Russian Hill is one of San Francisco’s most sophisticated neighborhoods and is one of the city’s original “Seven Hills,” with its name tied back to the discovery by Gold Rush settlers of Russian tombstones in the 1800s.
Tourists famously know the neighborhood for Lombard Street, hailed “the Crookedest Street in the World,” designed with eight sharp switchbacks in order to reduce the hill’s naturally steep grade. Being home to the steepest grades in San Francisco also provides unparalleled views of the Bay Bridge to the Golden Gate Bridge that can be glimpsed from pedestrian stairways, adding to the neighborhood’s easy charm.
The area is home to a pedigree of longtime residents whose families have lived in Russian Hill for over a century. More than 20 percent of the population is over age 65 with the remainder of residents a blend of young lawyers, bankers, and entrepreneurs with a low percentage of families with children. You can find original mid-rise apartment buildings and Victorian and Edwardian homes set back from the streets with gardened and well-landscaped lots, a key characteristic from a previous era.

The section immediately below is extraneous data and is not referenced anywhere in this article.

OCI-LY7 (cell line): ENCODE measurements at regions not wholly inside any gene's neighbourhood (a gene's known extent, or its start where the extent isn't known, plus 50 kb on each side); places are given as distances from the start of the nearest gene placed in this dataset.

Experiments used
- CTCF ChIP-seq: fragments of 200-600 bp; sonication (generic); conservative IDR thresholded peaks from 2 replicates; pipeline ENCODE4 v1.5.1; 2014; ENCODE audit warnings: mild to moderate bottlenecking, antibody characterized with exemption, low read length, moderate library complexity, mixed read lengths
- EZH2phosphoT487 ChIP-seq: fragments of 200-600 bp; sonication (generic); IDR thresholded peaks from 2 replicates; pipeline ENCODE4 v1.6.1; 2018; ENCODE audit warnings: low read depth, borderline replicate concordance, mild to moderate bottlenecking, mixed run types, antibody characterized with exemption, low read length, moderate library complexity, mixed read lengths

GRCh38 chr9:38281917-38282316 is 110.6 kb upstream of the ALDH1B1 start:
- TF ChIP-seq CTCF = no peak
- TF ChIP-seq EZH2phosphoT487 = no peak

Although there are many large tourist attractions in the neighborhood including Ghirardelli Square, Lombard Street, and the San Francisco Art Institute, Russian Hill is a collection of much smaller and more intimate spots. With the Hyde-Powell cable car running down the center of Russian Hill, locals and tourists can easily access ice cream parlors, coffee shops, cafes, ethnic restaurants, antique shops, and notably, the birthplace of the Irish Coffee at the Buena Vista Café.
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